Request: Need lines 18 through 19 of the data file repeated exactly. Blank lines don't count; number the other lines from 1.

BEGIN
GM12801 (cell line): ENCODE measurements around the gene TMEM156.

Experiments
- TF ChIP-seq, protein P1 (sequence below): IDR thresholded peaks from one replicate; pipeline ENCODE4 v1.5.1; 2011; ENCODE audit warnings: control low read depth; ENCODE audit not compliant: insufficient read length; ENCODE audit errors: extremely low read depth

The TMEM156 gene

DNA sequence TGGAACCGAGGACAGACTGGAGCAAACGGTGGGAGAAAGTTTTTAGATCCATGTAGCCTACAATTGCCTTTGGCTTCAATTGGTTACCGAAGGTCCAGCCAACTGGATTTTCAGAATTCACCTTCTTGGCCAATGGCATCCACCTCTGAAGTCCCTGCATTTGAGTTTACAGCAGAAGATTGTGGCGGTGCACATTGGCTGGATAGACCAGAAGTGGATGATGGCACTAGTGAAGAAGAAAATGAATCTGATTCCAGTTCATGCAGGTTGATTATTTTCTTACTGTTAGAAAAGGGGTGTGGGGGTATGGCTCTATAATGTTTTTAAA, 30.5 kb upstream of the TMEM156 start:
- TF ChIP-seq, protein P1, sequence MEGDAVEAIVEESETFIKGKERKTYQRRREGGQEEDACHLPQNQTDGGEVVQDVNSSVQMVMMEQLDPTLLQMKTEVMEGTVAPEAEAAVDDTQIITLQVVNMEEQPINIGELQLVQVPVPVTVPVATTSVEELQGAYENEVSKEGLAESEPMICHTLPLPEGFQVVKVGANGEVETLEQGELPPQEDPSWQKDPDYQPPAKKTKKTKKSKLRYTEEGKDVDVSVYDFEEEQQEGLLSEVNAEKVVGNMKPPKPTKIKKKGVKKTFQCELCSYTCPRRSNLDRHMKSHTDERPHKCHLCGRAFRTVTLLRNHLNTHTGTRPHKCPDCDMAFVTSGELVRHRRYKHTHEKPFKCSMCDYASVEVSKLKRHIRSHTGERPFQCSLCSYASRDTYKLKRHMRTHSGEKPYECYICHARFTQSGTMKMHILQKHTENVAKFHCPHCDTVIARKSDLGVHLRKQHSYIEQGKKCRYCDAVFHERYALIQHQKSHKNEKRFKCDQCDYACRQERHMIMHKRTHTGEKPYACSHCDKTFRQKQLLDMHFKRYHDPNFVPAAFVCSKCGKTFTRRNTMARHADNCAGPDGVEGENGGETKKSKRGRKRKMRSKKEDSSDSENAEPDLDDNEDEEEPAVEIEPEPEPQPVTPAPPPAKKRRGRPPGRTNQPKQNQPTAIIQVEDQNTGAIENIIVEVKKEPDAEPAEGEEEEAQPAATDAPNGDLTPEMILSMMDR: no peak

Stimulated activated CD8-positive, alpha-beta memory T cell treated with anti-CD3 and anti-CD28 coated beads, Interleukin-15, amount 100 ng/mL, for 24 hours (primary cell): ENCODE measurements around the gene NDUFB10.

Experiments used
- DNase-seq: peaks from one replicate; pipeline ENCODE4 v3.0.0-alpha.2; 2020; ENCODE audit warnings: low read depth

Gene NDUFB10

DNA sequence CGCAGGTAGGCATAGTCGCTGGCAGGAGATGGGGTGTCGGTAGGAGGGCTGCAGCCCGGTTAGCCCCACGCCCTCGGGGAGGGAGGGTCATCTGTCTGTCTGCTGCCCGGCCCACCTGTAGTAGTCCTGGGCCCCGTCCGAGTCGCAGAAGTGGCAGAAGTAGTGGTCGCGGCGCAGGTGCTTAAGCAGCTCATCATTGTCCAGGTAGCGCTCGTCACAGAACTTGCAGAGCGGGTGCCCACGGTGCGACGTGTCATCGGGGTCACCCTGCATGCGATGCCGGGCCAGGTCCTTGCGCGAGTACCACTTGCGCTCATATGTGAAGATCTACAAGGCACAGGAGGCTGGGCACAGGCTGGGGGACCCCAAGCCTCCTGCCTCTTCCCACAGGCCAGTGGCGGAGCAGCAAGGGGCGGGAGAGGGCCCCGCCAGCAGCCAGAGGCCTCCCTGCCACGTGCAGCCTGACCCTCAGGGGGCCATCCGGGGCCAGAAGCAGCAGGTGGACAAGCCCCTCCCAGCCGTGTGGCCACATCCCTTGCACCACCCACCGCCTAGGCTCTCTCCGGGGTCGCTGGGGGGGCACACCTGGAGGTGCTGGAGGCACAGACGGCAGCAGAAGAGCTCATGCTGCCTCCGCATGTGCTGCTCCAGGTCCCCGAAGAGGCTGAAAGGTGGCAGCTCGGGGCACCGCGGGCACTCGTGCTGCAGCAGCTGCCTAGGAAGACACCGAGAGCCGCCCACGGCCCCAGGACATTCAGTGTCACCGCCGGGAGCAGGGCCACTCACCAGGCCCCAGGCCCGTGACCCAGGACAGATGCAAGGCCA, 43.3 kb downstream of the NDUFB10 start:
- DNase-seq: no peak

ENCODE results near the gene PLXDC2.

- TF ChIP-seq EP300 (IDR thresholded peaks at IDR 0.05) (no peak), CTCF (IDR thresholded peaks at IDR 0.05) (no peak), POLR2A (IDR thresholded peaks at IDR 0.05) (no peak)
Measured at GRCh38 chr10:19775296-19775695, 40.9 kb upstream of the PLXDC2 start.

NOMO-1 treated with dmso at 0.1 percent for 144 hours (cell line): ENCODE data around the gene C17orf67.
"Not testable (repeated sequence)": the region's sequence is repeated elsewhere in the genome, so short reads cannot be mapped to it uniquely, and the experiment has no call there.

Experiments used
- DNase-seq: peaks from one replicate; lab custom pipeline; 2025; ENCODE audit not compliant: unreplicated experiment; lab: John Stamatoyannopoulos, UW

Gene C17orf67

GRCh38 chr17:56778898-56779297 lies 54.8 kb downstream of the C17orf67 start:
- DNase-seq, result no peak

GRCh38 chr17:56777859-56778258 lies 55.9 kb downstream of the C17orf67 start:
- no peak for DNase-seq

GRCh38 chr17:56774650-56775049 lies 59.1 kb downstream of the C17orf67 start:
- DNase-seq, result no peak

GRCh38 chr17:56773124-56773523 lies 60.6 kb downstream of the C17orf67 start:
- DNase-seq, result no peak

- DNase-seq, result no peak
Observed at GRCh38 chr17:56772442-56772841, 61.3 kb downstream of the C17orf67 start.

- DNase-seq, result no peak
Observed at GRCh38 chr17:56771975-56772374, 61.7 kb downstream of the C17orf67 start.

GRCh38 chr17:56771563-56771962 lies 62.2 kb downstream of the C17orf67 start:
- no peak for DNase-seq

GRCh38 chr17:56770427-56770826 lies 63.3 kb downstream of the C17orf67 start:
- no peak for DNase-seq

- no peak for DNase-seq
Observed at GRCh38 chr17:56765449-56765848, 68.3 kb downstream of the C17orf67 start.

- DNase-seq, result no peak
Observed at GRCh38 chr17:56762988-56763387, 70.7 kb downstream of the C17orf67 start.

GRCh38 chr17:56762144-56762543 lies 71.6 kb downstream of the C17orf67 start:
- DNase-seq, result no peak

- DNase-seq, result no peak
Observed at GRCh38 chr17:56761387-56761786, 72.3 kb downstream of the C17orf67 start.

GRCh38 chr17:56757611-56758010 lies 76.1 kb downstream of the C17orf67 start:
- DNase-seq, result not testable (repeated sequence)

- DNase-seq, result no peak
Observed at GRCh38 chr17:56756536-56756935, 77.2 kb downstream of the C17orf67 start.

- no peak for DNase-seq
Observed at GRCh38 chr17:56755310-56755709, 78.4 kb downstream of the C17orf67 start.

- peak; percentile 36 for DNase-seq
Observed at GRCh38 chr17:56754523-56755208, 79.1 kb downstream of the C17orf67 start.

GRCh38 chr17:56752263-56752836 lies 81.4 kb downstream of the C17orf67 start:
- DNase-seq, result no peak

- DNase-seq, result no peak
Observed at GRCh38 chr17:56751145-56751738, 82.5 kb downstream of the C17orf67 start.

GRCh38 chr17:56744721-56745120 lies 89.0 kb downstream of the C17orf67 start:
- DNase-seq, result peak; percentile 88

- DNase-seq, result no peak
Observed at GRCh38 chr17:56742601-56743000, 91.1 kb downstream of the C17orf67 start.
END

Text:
Experiments used
- DNase-seq: peaks from one replicate; lab custom pipeline; 2025; ENCODE audit not compliant: unreplicated experiment; lab: John Stamatoyannopoulos, UW